The controversy surrounding freeports has reached such a fever pitch that many European policymakers are calling for the bloc to ban the facilities altogether. German MEP Wolf Klinz appealed to Jean-Claude Juncker, telling the European Commission President that he is “morally and ethically obliged” to crack down on the illicit activities inside freeports’ hyper-secure vaults. Luxembourg’s Le Freeport facility, founded during Juncker’s premiership of the Grand Duchy, has been held up as a particularly troubling example given the dubious reputations its management enjoys. Founder and so-called “freeport king”, art dealer Yves Bouvier is being sued by a number of his former clients around the world for alleged art fraud worth over $1 billion. He is being investigated in Switzerland for tax evasion. Moreover, Bouvier was involved in the notorious case of Wolfgang Beltracchi, a German forger who was convicted in 2011 of having defrauded a number of collectors. Other Le Freeport’s shareholders Olivier Thomas and Jean-Marc Peretti stand accused of stealing artwork and having links to Corsican organised crime, respectively.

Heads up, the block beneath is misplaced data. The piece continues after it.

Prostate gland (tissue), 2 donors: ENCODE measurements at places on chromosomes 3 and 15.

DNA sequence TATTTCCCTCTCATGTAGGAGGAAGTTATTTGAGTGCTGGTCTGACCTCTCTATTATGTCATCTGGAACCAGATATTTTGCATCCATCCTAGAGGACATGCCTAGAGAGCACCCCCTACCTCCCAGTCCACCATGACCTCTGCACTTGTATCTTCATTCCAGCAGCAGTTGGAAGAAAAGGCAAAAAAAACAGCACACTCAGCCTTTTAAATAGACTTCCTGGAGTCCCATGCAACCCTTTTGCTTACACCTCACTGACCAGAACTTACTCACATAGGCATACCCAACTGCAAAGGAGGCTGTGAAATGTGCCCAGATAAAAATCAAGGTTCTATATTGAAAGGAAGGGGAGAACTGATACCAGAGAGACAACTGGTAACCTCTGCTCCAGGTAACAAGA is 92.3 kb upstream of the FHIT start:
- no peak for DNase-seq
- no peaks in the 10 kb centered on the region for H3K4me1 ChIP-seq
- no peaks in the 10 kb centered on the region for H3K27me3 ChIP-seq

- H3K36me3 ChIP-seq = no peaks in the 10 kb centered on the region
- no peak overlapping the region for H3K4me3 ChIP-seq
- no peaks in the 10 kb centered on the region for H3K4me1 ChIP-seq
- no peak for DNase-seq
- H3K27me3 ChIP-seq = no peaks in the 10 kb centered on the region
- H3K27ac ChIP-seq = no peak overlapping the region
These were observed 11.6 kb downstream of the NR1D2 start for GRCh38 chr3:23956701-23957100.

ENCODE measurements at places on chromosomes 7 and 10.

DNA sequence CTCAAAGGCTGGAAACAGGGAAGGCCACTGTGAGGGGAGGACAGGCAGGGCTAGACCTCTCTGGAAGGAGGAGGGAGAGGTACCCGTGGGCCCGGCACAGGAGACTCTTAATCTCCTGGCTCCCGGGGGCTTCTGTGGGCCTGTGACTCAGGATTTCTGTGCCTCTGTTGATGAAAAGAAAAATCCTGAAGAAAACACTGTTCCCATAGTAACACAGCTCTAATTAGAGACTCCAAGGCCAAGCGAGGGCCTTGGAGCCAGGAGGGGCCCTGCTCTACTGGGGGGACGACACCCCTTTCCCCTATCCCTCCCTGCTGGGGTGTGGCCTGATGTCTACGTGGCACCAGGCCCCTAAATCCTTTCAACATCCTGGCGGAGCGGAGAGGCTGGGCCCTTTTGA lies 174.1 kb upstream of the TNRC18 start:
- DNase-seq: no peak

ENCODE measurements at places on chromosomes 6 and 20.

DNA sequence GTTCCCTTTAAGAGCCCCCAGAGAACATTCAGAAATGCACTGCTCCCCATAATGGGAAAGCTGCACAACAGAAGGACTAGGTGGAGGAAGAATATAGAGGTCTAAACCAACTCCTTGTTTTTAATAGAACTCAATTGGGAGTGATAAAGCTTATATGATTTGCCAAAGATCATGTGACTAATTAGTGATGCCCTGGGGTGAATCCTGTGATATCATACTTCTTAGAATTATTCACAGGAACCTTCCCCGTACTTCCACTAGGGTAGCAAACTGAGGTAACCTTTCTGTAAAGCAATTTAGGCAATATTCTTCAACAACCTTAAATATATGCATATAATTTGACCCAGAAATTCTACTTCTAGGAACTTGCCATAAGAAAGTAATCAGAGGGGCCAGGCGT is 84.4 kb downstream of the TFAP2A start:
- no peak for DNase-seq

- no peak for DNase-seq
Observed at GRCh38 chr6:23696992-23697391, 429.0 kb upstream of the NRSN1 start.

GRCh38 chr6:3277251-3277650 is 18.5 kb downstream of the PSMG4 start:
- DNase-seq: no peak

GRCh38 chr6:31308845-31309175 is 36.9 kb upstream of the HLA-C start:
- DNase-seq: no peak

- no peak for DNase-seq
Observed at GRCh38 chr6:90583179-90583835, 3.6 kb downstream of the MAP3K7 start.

A group of MEPs’ visit to Bouvier’s Luxembourg bolt-hole hardly restored their confidence. Austrian MEP Evelyn Regner described the facility as a “black hole”. Portugal’s Ana Gomes, meanwhile, described to the BBC the “extremely perfunctory” controls she witnessed at Le Freeport Luxembourg, and called the free zone “a way that could be easily used to store goods away from anybody’s control, for putting them in the dark when it’s more convenient, avoiding tax”.
Worrying links to Azerbaijani laundromat